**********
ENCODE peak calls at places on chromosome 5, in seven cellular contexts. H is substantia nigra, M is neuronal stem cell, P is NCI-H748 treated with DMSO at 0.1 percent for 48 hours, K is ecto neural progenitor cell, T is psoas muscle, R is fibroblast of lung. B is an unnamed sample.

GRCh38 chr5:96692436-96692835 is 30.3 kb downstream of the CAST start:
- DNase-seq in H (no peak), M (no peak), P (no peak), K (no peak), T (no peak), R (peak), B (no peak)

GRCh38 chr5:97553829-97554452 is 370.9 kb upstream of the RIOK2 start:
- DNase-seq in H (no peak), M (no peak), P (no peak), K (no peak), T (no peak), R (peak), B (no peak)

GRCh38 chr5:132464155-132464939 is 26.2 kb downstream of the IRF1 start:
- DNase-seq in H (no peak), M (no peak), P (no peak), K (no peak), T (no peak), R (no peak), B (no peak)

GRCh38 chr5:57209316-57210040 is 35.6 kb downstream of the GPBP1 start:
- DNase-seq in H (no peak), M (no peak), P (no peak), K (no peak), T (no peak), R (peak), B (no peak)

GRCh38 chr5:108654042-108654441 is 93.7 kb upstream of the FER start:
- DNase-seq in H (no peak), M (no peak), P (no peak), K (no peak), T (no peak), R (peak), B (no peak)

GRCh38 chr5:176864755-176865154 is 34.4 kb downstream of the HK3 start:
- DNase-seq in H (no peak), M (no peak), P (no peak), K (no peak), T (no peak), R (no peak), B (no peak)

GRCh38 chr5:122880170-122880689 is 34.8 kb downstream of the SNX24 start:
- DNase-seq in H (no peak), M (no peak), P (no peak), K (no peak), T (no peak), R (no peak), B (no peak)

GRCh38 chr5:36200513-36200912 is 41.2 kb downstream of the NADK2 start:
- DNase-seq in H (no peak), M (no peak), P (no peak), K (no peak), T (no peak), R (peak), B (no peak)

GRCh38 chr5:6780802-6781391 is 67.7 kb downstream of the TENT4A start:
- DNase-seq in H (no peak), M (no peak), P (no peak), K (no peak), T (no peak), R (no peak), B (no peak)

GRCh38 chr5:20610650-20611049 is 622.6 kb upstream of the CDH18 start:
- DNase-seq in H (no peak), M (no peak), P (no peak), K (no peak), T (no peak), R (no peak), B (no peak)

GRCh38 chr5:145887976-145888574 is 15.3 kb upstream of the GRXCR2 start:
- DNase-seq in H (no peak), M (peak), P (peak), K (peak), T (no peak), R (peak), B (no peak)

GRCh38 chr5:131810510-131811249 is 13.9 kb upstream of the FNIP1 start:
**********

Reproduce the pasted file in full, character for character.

ENCODE peak calls at places on chromosome 5, in seven cellular contexts. H is substantia nigra, M is neuronal stem cell, P is NCI-H748 treated with DMSO at 0.1 percent for 48 hours, K is ecto neural progenitor cell, T is psoas muscle, R is fibroblast of lung. B is an unnamed sample.

GRCh38 chr5:96692436-96692835 is 30.3 kb downstream of the CAST start:
- DNase-seq in H (no peak), M (no peak), P (no peak), K (no peak), T (no peak), R (peak), B (no peak)

GRCh38 chr5:97553829-97554452 is 370.9 kb upstream of the RIOK2 start:
- DNase-seq in H (no peak), M (no peak), P (no peak), K (no peak), T (no peak), R (peak), B (no peak)

GRCh38 chr5:132464155-132464939 is 26.2 kb downstream of the IRF1 start:
- DNase-seq in H (no peak), M (no peak), P (no peak), K (no peak), T (no peak), R (no peak), B (no peak)

GRCh38 chr5:57209316-57210040 is 35.6 kb downstream of the GPBP1 start:
- DNase-seq in H (no peak), M (no peak), P (no peak), K (no peak), T (no peak), R (peak), B (no peak)

GRCh38 chr5:108654042-108654441 is 93.7 kb upstream of the FER start:
- DNase-seq in H (no peak), M (no peak), P (no peak), K (no peak), T (no peak), R (peak), B (no peak)

GRCh38 chr5:176864755-176865154 is 34.4 kb downstream of the HK3 start:
- DNase-seq in H (no peak), M (no peak), P (no peak), K (no peak), T (no peak), R (no peak), B (no peak)

GRCh38 chr5:122880170-122880689 is 34.8 kb downstream of the SNX24 start:
- DNase-seq in H (no peak), M (no peak), P (no peak), K (no peak), T (no peak), R (no peak), B (no peak)

GRCh38 chr5:36200513-36200912 is 41.2 kb downstream of the NADK2 start:
- DNase-seq in H (no peak), M (no peak), P (no peak), K (no peak), T (no peak), R (peak), B (no peak)

GRCh38 chr5:6780802-6781391 is 67.7 kb downstream of the TENT4A start:
- DNase-seq in H (no peak), M (no peak), P (no peak), K (no peak), T (no peak), R (no peak), B (no peak)

GRCh38 chr5:20610650-20611049 is 622.6 kb upstream of the CDH18 start:
- DNase-seq in H (no peak), M (no peak), P (no peak), K (no peak), T (no peak), R (no peak), B (no peak)

GRCh38 chr5:145887976-145888574 is 15.3 kb upstream of the GRXCR2 start:
- DNase-seq in H (no peak), M (peak), P (peak), K (peak), T (no peak), R (peak), B (no peak)

GRCh38 chr5:131810510-131811249 is 13.9 kb upstream of the FNIP1 start: